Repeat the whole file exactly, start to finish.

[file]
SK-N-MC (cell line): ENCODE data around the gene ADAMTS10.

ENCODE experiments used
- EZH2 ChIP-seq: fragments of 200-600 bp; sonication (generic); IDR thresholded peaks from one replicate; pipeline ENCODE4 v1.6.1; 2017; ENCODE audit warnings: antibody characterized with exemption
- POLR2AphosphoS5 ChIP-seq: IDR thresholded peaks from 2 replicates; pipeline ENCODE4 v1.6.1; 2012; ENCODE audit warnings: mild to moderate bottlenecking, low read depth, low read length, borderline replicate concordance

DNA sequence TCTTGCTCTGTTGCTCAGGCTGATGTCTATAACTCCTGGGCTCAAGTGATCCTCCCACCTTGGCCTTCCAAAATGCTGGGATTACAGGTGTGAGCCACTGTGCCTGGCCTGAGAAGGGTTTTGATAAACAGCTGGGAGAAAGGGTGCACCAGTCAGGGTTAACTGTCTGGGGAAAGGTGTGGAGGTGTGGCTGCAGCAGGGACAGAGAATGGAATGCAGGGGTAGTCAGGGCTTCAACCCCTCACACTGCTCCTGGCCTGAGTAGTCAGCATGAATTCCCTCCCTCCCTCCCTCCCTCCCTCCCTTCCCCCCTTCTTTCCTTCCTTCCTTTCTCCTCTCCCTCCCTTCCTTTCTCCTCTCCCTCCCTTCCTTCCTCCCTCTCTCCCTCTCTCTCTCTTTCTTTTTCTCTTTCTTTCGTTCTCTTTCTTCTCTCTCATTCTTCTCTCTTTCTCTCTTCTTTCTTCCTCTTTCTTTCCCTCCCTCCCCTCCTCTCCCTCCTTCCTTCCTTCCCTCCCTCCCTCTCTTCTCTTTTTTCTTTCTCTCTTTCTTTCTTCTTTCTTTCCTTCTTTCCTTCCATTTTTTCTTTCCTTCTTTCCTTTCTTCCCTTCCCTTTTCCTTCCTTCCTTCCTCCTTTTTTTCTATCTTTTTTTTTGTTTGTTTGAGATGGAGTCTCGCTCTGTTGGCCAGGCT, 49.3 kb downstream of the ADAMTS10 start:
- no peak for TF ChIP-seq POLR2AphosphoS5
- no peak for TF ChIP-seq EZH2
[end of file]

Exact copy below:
SK-N-MC (cell line): ENCODE data around the gene ADAMTS10.

ENCODE experiments used
- EZH2 ChIP-seq: fragments of 200-600 bp; sonication (generic); IDR thresholded peaks from one replicate; pipeline ENCODE4 v1.6.1; 2017; ENCODE audit warnings: antibody characterized with exemption
- POLR2AphosphoS5 ChIP-seq: IDR thresholded peaks from 2 replicates; pipeline ENCODE4 v1.6.1; 2012; ENCODE audit warnings: mild to moderate bottlenecking, low read depth, low read length, borderline replicate concordance

DNA sequence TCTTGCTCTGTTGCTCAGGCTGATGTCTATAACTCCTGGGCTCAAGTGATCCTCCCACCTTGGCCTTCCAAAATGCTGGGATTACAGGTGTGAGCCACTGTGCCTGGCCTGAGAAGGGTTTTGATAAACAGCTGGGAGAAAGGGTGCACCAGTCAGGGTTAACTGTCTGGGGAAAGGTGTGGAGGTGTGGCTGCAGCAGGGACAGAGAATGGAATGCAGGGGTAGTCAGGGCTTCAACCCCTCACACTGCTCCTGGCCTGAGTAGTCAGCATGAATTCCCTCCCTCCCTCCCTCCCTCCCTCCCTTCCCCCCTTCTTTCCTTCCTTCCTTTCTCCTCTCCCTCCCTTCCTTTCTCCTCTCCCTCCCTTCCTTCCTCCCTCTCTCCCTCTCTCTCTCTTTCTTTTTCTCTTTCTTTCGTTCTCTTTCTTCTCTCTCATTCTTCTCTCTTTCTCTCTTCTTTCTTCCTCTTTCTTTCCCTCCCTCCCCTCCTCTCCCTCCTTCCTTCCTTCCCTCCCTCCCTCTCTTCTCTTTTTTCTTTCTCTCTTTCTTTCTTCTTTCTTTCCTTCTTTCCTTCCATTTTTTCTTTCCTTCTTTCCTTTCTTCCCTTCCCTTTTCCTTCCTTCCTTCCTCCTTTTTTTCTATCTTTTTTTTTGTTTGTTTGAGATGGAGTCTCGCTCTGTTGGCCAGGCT, 49.3 kb downstream of the ADAMTS10 start:
- no peak for TF ChIP-seq POLR2AphosphoS5
- no peak for TF ChIP-seq EZH2